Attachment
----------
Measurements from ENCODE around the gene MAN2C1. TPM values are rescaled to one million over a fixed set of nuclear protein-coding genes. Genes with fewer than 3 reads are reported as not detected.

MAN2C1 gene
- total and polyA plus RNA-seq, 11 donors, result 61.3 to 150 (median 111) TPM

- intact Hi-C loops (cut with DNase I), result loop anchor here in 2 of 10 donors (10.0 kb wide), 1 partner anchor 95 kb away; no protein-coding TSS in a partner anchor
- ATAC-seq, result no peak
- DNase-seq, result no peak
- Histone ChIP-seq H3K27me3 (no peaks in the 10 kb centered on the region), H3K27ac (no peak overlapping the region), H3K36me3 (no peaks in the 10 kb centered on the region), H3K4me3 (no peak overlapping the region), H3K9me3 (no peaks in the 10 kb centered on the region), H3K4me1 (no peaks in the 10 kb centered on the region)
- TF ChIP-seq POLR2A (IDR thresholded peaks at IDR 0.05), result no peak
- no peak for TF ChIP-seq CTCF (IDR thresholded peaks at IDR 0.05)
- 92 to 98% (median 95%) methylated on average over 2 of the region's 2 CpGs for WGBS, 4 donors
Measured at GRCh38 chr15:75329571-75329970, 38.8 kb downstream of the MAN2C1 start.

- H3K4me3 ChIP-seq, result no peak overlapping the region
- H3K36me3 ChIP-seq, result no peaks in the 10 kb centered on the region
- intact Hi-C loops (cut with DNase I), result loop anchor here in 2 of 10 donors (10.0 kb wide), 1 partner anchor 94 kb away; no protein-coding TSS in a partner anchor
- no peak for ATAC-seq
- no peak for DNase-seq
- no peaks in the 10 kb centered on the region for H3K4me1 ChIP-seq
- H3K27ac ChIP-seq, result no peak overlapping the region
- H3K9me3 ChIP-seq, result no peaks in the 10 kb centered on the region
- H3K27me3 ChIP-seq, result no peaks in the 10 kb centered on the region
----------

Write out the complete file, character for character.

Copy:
Measurements from ENCODE around the gene MAN2C1. TPM values are rescaled to one million over a fixed set of nuclear protein-coding genes. Genes with fewer than 3 reads are reported as not detected.

MAN2C1 gene
- total and polyA plus RNA-seq, 11 donors, result 61.3 to 150 (median 111) TPM

- intact Hi-C loops (cut with DNase I), result loop anchor here in 2 of 10 donors (10.0 kb wide), 1 partner anchor 95 kb away; no protein-coding TSS in a partner anchor
- ATAC-seq, result no peak
- DNase-seq, result no peak
- Histone ChIP-seq H3K27me3 (no peaks in the 10 kb centered on the region), H3K27ac (no peak overlapping the region), H3K36me3 (no peaks in the 10 kb centered on the region), H3K4me3 (no peak overlapping the region), H3K9me3 (no peaks in the 10 kb centered on the region), H3K4me1 (no peaks in the 10 kb centered on the region)
- TF ChIP-seq POLR2A (IDR thresholded peaks at IDR 0.05), result no peak
- no peak for TF ChIP-seq CTCF (IDR thresholded peaks at IDR 0.05)
- 92 to 98% (median 95%) methylated on average over 2 of the region's 2 CpGs for WGBS, 4 donors
Measured at GRCh38 chr15:75329571-75329970, 38.8 kb downstream of the MAN2C1 start.

- H3K4me3 ChIP-seq, result no peak overlapping the region
- H3K36me3 ChIP-seq, result no peaks in the 10 kb centered on the region
- intact Hi-C loops (cut with DNase I), result loop anchor here in 2 of 10 donors (10.0 kb wide), 1 partner anchor 94 kb away; no protein-coding TSS in a partner anchor
- no peak for ATAC-seq
- no peak for DNase-seq
- no peaks in the 10 kb centered on the region for H3K4me1 ChIP-seq
- H3K27ac ChIP-seq, result no peak overlapping the region
- H3K9me3 ChIP-seq, result no peaks in the 10 kb centered on the region
- H3K27me3 ChIP-seq, result no peaks in the 10 kb centered on the region